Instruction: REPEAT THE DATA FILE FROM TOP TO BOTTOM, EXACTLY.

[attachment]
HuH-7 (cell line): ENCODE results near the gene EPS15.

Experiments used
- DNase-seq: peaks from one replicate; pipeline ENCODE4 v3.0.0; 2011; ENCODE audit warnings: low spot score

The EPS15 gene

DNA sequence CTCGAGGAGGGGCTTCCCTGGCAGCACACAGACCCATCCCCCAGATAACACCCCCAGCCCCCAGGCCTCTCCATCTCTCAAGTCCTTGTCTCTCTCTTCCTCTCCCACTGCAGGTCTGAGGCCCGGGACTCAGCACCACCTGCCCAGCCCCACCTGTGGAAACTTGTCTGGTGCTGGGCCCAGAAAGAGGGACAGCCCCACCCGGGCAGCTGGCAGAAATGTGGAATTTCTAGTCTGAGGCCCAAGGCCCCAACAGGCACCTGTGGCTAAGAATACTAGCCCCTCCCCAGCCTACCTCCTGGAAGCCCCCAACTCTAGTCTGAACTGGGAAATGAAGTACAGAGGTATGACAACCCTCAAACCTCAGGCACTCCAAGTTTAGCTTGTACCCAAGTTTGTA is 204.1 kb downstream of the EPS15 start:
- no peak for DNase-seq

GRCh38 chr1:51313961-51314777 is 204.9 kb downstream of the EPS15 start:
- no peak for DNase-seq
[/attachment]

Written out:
HuH-7 (cell line): ENCODE results near the gene EPS15.

Experiments used
- DNase-seq: peaks from one replicate; pipeline ENCODE4 v3.0.0; 2011; ENCODE audit warnings: low spot score

The EPS15 gene

DNA sequence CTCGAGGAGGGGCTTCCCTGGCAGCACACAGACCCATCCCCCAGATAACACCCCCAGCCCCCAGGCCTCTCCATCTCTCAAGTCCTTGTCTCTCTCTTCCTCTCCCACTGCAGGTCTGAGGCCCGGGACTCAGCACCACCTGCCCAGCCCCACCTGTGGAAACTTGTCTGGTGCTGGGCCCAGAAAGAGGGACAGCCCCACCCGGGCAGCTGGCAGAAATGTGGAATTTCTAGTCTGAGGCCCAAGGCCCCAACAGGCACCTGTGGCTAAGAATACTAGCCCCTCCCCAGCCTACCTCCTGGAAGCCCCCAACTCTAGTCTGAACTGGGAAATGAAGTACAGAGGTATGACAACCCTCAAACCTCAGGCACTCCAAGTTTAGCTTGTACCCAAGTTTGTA is 204.1 kb downstream of the EPS15 start:
- no peak for DNase-seq

GRCh38 chr1:51313961-51314777 is 204.9 kb downstream of the EPS15 start:
- no peak for DNase-seq